Nursing

From the desk of Adrianne E. Avillion, DEd, RN

Staff Development Weekly: Insight on Evidence-Based Practice in Education, March 2, 2012

Editor's note: This feature is written by nursing professional development expert Adrianne E. Avillion, DEd, RN. Each week, Adrianne writes about an important issue in the area of professional development or answers reader questions. If you have a question for Adrianne, e-mail her at adrianne1@comcast.net.

Dealing with ineffective guest educators

Unsuccessful guest speakers are a problem that every nursing professional development department will eventually face. Last week, we learned about gathering and analyzing evidence pertaining to guest educators' effectiveness, starting with reaction data from learner comments (read last week's post here). This week, we'll look at learning and behavior data, and consider ways to work with guest speakers to improve results.

Learning data

When you analyze the data from the learning component of learner evaluations, the main things you are interested in are whether participants learned what they were supposed to learn and whether they achieved the learning objectives. If the answer to these questions is yes you need to ask yourself whether the poor evaluations are basically reactive in nature and reflect dissatisfaction with presentation style. If learning is being achieved, then work on helping guest educators to enhance their ability to present. It may be that you are willing to put up with speakers who are, quite frankly, rather boring, as long as participants are learning.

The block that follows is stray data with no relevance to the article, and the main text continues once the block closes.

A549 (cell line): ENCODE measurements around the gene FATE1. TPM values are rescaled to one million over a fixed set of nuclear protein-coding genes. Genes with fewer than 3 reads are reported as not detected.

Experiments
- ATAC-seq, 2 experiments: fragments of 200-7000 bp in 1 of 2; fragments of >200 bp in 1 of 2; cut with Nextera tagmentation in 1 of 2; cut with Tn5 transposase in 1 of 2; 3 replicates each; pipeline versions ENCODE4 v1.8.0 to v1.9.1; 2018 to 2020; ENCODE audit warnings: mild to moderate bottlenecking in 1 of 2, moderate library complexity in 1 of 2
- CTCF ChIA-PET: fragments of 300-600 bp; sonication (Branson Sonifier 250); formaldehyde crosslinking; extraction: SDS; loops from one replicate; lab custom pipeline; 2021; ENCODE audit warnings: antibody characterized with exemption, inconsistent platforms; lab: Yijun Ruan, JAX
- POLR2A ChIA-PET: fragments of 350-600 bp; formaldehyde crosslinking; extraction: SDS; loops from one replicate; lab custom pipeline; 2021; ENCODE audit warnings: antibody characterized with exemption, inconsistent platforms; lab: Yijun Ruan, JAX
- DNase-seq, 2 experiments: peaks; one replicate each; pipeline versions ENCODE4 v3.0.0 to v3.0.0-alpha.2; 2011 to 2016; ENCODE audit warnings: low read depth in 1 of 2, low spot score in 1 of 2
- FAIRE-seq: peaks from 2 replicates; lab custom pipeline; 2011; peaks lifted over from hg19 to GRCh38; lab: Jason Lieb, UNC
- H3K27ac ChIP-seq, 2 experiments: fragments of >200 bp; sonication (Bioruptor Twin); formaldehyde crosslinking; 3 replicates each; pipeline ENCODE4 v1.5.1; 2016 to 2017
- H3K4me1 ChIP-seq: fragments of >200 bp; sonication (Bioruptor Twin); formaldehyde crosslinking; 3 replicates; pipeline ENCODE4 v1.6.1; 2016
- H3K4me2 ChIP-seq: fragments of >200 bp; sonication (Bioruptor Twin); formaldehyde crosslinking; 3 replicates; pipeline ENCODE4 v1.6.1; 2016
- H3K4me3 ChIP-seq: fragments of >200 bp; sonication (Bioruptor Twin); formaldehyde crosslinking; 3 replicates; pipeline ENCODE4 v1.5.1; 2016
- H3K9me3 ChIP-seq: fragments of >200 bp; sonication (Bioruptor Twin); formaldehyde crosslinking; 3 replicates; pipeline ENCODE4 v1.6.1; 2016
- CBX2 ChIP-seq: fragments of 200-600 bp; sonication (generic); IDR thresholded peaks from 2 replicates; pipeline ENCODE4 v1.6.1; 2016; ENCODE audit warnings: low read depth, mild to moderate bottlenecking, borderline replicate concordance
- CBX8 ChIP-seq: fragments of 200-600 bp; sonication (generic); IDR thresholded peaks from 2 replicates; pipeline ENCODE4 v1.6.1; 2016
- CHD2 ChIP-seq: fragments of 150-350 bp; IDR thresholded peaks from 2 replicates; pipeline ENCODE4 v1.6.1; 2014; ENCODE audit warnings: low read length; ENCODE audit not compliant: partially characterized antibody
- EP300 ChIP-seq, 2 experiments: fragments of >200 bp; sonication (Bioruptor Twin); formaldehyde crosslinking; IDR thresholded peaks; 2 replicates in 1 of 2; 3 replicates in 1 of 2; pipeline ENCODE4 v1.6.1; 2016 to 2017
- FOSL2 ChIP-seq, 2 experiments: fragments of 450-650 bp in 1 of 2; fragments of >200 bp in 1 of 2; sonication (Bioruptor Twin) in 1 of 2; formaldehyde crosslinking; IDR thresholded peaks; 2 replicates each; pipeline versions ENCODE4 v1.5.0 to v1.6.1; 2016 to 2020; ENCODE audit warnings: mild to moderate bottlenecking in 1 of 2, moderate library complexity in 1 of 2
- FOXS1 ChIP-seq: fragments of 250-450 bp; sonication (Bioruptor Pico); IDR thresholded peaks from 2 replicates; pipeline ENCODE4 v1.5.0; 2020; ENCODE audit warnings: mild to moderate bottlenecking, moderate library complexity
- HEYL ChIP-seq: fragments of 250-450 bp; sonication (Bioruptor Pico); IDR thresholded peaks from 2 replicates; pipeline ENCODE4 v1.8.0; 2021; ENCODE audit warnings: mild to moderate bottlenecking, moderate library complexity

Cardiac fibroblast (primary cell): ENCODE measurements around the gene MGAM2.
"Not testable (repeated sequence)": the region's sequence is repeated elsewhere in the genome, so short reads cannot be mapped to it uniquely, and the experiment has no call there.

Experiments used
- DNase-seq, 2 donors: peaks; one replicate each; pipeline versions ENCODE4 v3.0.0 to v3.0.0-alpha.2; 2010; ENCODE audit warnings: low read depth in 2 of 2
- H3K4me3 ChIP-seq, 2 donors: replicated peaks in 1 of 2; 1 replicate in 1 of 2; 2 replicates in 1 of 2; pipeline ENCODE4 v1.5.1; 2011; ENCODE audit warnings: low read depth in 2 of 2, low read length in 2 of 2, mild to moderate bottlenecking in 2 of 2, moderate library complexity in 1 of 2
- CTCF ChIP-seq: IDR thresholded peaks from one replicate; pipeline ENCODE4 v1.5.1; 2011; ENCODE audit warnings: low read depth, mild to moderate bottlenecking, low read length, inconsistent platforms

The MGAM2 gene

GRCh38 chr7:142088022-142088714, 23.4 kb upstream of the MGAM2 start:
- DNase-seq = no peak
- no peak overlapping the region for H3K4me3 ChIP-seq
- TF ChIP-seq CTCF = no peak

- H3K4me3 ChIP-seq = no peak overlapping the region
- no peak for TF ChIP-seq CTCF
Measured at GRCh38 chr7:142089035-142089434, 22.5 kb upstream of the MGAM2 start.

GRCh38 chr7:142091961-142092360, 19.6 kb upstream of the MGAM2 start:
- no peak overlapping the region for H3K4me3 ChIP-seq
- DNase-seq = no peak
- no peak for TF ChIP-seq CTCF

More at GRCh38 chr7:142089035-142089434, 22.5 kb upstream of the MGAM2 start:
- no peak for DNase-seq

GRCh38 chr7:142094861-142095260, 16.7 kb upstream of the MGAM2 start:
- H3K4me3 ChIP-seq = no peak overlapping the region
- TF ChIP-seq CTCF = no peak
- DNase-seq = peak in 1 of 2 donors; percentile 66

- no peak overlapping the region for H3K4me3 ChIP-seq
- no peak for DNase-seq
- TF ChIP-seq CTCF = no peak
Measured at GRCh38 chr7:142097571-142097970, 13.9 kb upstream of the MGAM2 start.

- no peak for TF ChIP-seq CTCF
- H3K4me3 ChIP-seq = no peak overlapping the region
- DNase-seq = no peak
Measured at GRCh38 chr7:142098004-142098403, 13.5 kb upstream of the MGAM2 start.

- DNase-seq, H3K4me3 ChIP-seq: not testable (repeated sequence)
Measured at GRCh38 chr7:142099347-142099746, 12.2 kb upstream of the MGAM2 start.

However, if learning is not taking place, your problem is more serious than simply improving presentation style. Answer these questions.

  • Why isn't learning taking place? Did content not correlate with learning objectives?
  • Did the guest fail to comprehend what the content was to be in relationship to learning objectives?
  • Did the educator deliberately choose not to include agreed upon content? If so, why did this occur?
  • Did you and the guest educator spend adequate time discussing learning objectives and what needed to be included to achieve those objectives?

Behavior data
Analysis of behavioral data seeks to establish an association between education and changes in the behavior in learners. In other words, you are looking for evidence that education has made a positive difference in behavior. Examples include changes in, or applications of, a new documentation system, procedure, or communication technique. Providing behavioral evidence usually has even more of an impact on your guest educator then reaction and learning data.

Results and return on investment data
If you can tie in education provided by guest educators to results and return on investment (ROI), by all means do so. The more objective evidence you can provide the better. To be able to explain to guest educators that they helped to decrease infection rates or lengths of stay, or saved a specific amount of money thanks to a decrease in turnover is a powerful motivator to do their best as educators.

Some guest educators may be offended and unable to take constructive criticism. They may choose to stop participating in your education efforts. If this is the case, you may be better off without their assistance.

Finally, some learners may question why that boring guest is still part of the education for your organization. Don't be afraid to share positive evidence that learners are acquiring and applying knowledge learned from that particular speaker. Also, you can share with learners that you and the guest speaker are working to improve those areas that have caused dissatisfaction.

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